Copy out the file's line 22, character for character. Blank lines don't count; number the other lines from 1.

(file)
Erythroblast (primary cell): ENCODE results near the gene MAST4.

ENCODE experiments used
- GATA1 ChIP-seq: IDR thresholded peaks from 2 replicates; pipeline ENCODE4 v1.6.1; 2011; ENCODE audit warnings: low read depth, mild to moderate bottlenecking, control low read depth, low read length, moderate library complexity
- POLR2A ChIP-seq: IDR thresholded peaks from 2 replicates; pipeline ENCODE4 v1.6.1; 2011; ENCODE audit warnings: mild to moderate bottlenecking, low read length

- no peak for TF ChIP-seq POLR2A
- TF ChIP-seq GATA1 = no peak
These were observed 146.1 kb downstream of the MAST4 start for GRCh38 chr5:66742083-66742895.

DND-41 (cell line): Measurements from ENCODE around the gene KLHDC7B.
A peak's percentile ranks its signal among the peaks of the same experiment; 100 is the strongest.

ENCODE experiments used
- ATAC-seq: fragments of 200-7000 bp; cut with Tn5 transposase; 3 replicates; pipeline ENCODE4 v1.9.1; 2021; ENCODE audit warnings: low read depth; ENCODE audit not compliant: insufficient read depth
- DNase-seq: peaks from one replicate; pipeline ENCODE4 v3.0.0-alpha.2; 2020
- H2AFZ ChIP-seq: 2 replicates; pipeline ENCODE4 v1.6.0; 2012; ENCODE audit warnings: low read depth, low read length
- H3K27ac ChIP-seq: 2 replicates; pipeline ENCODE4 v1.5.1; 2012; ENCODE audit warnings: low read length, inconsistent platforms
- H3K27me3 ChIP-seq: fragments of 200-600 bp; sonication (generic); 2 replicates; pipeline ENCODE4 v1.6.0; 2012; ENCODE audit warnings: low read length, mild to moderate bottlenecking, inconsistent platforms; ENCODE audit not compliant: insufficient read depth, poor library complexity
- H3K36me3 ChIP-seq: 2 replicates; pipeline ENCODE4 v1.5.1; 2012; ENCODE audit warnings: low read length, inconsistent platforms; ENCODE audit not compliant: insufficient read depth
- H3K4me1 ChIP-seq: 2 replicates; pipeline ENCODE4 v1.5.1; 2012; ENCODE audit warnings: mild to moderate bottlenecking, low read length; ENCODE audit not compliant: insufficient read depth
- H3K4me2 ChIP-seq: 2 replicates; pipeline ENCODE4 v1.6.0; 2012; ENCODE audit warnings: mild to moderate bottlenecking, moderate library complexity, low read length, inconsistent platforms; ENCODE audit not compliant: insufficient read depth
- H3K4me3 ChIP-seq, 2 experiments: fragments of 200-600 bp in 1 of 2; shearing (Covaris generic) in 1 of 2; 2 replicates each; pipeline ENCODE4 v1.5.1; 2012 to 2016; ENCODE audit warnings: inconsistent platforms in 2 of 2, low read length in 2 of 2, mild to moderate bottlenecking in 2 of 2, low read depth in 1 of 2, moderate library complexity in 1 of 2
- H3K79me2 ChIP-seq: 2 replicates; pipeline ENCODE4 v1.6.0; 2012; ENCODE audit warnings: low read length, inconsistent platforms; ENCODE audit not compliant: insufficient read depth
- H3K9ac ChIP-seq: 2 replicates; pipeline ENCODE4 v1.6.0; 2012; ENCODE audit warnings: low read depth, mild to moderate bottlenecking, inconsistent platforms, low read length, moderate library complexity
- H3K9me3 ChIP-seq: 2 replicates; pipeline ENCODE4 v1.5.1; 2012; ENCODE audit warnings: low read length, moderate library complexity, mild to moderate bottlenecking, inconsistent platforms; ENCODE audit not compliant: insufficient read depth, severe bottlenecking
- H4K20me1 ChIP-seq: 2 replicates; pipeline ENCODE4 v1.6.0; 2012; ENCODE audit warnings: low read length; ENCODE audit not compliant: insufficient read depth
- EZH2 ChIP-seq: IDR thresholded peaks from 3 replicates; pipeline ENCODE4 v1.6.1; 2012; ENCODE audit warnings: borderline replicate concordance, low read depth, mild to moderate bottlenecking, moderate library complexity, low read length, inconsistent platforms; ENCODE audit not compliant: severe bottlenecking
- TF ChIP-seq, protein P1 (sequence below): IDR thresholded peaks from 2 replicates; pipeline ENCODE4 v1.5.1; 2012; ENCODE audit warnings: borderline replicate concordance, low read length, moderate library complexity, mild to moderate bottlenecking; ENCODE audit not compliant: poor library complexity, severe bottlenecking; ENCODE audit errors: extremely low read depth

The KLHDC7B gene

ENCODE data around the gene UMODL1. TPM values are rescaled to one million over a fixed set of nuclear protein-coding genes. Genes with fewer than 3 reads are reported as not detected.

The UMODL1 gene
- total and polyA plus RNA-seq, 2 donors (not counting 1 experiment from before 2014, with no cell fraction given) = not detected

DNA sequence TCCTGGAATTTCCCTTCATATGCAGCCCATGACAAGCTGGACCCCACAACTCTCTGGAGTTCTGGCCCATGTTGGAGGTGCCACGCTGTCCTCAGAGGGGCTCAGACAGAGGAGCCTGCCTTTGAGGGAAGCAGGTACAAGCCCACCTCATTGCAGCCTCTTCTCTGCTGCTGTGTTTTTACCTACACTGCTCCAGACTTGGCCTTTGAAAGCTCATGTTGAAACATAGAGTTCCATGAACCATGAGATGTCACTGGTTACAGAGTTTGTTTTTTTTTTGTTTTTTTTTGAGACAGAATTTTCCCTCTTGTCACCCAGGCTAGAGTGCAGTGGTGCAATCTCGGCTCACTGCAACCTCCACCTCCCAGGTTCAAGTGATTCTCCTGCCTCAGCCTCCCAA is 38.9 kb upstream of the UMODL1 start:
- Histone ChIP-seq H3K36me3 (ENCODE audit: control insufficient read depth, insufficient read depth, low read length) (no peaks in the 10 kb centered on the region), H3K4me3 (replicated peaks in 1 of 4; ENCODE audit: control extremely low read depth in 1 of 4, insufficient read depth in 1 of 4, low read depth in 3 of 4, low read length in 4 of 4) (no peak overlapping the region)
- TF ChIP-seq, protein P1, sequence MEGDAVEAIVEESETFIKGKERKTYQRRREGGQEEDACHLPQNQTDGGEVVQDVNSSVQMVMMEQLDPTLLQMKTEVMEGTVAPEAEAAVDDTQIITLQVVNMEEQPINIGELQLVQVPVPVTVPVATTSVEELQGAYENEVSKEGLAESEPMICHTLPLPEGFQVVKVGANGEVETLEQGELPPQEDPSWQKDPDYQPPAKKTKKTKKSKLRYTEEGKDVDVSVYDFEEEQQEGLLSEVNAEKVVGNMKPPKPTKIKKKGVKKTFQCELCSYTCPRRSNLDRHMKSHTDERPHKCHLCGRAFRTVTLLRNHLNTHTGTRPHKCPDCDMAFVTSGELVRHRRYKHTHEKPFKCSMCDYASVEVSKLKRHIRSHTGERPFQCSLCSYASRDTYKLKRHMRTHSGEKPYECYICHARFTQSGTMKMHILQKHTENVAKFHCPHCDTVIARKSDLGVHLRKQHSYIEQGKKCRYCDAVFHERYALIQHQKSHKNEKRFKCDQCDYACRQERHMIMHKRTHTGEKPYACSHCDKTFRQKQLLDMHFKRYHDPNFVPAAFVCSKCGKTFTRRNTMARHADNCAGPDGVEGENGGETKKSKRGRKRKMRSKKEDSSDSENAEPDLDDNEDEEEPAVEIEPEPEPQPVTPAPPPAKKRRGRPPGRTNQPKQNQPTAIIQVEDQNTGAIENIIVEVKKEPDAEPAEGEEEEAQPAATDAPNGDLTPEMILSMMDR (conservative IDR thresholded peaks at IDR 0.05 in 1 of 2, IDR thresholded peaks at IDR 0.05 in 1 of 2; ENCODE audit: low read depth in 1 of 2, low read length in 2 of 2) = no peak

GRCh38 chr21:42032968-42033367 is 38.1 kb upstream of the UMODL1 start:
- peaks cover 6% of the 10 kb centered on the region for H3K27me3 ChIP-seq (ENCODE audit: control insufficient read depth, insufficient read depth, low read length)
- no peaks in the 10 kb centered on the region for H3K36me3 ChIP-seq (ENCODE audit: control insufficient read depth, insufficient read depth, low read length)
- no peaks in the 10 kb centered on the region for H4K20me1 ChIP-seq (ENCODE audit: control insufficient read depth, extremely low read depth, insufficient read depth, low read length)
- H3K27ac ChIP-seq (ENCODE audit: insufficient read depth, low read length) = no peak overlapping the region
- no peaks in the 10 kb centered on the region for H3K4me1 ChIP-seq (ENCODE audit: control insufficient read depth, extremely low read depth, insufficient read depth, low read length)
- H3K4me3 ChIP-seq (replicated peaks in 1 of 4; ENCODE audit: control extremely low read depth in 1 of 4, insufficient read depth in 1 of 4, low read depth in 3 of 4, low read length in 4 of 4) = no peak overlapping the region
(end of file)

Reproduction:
- H3K9me3 ChIP-seq: 2 replicates; pipeline ENCODE4 v1.5.1; 2012; ENCODE audit warnings: low read length, moderate library complexity, mild to moderate bottlenecking, inconsistent platforms; ENCODE audit not compliant: insufficient read depth, severe bottlenecking